For centuries, the Jain community has been known for its business acumen and profiting methods. They have been successful in many countries, most notably Belgium’s Antwerp where they led the diamond trade. A small Jain community, the Palanpuri Jains, has achieved an impressive presence in the diamond industry within a short span of time – barely more than half a century. Coming from the town of Palanpur in Banaskantha district of Gujarat, these Jains nurture an ascetic religion that puts great emphasis on ethical behavior.
The Palanpuri Jains, who arrived in Antwerp during the 1960’s, faced strong competition from the Hasidic Jews who had a tight grip on the diamond trade. Since the Hasidic Jews weren’t about to yield to competitors, the Palanpuri Jains took up the less popular segment of diamond dust, which were smaller diamonds that were too small to cut or polish. This, combined with the cheap labor available in Surat and Navsari aided the entry of the Palanpuri Jains into the diamond business. The processed diamonds were sold in Antwerp and other European cities, leading to the growth in popularity of the smaller stones in the global market.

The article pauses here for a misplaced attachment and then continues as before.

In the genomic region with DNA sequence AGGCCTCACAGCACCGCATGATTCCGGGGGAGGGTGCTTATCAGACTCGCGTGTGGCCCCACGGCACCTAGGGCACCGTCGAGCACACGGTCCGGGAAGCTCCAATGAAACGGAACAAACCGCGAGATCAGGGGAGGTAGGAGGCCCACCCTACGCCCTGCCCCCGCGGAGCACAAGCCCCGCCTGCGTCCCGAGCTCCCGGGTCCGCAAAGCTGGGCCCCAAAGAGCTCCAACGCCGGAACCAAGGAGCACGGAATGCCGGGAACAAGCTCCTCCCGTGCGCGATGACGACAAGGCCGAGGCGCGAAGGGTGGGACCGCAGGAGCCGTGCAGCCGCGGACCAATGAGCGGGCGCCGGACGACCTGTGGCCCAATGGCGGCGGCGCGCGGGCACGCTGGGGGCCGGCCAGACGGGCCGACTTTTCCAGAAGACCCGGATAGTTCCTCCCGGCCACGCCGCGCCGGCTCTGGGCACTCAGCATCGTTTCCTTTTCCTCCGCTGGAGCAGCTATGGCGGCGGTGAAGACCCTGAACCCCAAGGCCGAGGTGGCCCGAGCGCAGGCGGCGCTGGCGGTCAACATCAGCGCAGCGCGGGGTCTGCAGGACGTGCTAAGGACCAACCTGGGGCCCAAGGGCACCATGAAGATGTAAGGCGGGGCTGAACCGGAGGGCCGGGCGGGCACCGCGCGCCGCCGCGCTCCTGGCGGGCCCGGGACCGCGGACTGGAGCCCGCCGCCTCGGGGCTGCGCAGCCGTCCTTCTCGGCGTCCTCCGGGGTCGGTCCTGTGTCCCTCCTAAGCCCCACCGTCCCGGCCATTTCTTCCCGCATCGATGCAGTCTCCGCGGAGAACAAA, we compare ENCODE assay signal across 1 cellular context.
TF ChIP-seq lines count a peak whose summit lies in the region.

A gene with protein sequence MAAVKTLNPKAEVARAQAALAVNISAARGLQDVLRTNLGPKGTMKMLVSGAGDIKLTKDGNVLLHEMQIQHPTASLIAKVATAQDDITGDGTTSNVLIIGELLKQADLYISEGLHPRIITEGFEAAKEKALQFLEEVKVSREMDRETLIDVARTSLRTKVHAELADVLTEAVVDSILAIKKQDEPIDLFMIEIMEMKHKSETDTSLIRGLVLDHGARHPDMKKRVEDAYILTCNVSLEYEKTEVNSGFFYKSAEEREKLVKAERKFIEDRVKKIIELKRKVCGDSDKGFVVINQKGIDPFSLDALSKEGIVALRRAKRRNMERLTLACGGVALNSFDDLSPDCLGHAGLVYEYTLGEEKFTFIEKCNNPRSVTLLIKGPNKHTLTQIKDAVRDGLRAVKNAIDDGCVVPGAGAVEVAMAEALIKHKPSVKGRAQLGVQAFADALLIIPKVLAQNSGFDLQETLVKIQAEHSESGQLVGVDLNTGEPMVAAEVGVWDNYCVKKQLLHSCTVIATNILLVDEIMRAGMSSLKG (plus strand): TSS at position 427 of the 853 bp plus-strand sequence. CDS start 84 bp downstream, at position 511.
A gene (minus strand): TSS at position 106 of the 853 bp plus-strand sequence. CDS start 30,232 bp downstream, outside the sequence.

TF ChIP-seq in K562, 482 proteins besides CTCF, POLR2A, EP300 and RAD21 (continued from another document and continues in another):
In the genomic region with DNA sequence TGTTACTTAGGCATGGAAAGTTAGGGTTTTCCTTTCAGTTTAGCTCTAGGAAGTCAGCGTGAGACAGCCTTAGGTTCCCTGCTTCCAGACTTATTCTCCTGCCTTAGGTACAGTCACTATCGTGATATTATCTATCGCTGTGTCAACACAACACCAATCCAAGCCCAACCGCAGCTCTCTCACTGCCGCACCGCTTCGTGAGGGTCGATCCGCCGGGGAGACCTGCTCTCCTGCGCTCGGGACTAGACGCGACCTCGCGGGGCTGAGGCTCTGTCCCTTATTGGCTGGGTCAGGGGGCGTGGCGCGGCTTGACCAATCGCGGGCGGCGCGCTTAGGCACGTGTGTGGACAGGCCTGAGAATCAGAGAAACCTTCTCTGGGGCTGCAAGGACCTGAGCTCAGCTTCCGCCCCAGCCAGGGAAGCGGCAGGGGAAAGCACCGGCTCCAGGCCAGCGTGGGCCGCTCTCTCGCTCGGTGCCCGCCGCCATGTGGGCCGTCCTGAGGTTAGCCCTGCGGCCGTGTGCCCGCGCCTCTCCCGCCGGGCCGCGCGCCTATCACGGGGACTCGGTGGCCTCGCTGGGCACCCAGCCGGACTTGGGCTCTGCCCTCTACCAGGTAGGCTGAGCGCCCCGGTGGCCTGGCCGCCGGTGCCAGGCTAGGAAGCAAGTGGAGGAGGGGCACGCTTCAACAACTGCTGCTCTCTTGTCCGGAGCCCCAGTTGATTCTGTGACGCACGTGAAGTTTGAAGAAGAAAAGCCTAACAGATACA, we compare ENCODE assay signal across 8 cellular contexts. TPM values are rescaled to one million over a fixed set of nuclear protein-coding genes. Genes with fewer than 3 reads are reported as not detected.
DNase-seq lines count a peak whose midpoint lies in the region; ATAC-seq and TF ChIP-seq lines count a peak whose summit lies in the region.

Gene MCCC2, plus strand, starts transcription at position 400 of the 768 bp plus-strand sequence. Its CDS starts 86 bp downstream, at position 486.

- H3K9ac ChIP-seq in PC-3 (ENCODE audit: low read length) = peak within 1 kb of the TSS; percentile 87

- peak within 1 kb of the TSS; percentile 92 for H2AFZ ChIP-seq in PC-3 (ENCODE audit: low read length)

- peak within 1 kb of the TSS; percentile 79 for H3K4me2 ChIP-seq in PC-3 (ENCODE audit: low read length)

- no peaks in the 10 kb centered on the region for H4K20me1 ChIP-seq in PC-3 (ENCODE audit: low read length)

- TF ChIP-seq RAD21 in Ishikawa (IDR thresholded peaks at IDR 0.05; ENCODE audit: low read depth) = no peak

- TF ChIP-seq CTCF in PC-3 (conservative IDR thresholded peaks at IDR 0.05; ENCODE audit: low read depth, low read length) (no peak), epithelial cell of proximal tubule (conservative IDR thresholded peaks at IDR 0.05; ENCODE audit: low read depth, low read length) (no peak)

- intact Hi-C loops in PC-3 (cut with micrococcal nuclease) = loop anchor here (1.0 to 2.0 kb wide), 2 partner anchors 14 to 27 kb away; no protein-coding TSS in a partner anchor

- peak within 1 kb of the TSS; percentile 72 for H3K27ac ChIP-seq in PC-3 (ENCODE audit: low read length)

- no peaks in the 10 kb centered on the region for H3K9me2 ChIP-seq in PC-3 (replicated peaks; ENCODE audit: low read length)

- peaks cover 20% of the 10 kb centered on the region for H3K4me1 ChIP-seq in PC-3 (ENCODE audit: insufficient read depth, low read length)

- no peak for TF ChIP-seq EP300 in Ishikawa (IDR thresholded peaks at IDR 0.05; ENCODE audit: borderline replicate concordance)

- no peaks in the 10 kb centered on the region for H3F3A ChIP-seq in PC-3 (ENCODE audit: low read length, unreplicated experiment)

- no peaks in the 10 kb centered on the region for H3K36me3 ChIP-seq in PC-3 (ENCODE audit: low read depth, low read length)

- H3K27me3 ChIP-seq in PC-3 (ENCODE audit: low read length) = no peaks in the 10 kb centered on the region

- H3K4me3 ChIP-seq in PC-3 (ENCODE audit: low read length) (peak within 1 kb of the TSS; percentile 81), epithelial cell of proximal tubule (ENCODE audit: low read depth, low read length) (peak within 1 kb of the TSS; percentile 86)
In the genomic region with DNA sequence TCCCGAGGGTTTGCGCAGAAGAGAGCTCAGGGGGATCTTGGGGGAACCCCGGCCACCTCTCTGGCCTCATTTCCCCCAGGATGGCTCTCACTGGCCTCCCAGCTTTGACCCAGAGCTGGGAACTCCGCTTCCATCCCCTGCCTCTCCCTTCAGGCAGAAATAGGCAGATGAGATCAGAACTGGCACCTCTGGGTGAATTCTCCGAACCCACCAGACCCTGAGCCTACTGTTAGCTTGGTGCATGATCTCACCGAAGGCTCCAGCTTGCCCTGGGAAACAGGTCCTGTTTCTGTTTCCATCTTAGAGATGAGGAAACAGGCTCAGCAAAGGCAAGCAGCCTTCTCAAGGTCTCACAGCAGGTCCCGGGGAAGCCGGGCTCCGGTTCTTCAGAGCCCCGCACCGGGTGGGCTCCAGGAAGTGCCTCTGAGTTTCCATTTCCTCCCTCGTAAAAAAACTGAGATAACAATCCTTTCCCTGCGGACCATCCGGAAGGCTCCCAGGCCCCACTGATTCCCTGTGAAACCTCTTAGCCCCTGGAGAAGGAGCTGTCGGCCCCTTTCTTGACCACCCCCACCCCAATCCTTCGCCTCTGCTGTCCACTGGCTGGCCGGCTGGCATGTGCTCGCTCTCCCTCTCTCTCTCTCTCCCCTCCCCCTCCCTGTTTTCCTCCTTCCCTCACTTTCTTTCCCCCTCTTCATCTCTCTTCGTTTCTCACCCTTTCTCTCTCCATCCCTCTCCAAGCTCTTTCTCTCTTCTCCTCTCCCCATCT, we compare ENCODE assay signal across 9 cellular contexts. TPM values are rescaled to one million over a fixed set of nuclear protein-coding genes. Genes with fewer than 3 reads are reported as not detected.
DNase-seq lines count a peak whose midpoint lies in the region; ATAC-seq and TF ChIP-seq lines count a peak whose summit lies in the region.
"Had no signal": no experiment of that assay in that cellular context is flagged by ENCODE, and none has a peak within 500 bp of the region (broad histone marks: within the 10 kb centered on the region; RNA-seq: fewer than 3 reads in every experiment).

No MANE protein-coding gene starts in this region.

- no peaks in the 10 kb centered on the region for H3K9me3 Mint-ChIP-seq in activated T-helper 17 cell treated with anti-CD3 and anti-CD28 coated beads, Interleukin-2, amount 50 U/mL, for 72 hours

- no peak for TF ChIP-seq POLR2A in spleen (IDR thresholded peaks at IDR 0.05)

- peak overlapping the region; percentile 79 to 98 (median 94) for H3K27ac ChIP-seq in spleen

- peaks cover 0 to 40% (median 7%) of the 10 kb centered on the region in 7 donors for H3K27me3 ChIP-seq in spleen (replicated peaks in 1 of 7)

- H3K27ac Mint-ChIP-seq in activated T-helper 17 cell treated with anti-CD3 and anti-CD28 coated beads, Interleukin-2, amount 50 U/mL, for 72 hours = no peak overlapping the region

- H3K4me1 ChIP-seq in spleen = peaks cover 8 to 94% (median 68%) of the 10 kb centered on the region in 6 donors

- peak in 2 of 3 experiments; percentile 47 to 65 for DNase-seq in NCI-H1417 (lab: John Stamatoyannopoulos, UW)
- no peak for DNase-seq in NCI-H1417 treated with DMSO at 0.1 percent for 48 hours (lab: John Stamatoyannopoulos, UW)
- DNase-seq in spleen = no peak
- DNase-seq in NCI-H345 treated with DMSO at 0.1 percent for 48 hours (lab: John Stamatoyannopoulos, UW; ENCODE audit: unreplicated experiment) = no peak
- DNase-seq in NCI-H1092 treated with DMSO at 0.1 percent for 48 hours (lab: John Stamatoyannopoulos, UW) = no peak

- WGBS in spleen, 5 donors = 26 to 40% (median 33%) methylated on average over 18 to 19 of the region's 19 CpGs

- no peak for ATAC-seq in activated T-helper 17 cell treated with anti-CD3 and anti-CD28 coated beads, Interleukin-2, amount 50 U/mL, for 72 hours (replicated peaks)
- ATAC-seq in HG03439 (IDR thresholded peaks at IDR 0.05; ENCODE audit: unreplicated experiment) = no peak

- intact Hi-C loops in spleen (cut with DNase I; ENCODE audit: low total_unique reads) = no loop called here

In due course of time, the Palanpuri Jains took control of the whole diamond trade by applying their distinctive organization and using their familial and social networks to their advantage. Maintaining trust was key to the success of the business and the Palanpuri Jains achieved this by respecting the social and religious codes of the community, and through the use of revered couriers called angadias. The use of consensus building techniques and incorporating non-punitive measures for resolving disputes amongst community members also contributed to their success.
The Palanpuri Jains of Antwerp are truly an inspiring story of determination and trust to succeed in a classic example of working smart and hard. Every year, on the occasion of Mahavir Jayanti, the Palanpuri Jains humble beginning is recalled and celebrated as a remarkable success story.